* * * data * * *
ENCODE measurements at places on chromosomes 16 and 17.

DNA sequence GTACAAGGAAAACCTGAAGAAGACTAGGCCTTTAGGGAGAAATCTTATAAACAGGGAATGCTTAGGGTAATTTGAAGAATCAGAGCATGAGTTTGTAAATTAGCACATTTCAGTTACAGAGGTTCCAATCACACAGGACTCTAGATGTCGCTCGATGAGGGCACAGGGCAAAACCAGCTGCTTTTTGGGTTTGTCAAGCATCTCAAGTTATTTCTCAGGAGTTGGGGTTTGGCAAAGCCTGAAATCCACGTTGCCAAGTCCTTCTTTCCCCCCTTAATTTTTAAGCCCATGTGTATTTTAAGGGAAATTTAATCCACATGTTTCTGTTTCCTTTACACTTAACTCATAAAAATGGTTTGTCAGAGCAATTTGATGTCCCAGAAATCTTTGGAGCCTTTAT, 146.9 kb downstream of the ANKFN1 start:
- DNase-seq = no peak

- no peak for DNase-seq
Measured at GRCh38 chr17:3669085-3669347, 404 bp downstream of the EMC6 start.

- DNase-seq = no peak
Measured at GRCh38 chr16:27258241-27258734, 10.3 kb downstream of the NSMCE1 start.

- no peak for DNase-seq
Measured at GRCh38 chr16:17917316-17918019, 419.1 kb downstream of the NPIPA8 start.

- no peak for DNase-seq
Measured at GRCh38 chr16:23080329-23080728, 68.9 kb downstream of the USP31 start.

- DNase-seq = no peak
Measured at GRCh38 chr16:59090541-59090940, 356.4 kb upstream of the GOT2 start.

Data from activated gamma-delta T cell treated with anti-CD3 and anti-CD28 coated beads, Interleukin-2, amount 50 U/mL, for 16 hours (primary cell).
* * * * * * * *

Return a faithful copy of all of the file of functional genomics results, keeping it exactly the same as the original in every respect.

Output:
ENCODE measurements at places on chromosomes 16 and 17.

DNA sequence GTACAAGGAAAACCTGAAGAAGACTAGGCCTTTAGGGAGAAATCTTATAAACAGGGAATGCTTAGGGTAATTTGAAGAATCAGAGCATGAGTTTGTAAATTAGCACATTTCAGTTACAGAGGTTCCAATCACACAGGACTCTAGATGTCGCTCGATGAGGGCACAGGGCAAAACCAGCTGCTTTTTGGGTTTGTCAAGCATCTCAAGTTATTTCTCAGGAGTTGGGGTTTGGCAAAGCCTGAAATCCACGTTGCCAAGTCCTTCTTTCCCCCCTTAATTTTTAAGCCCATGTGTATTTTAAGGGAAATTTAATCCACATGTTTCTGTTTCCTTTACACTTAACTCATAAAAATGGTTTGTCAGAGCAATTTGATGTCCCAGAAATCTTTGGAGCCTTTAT, 146.9 kb downstream of the ANKFN1 start:
- DNase-seq = no peak

- no peak for DNase-seq
Measured at GRCh38 chr17:3669085-3669347, 404 bp downstream of the EMC6 start.

- DNase-seq = no peak
Measured at GRCh38 chr16:27258241-27258734, 10.3 kb downstream of the NSMCE1 start.

- no peak for DNase-seq
Measured at GRCh38 chr16:17917316-17918019, 419.1 kb downstream of the NPIPA8 start.

- no peak for DNase-seq
Measured at GRCh38 chr16:23080329-23080728, 68.9 kb downstream of the USP31 start.

- DNase-seq = no peak
Measured at GRCh38 chr16:59090541-59090940, 356.4 kb upstream of the GOT2 start.

Data from activated gamma-delta T cell treated with anti-CD3 and anti-CD28 coated beads, Interleukin-2, amount 50 U/mL, for 16 hours (primary cell).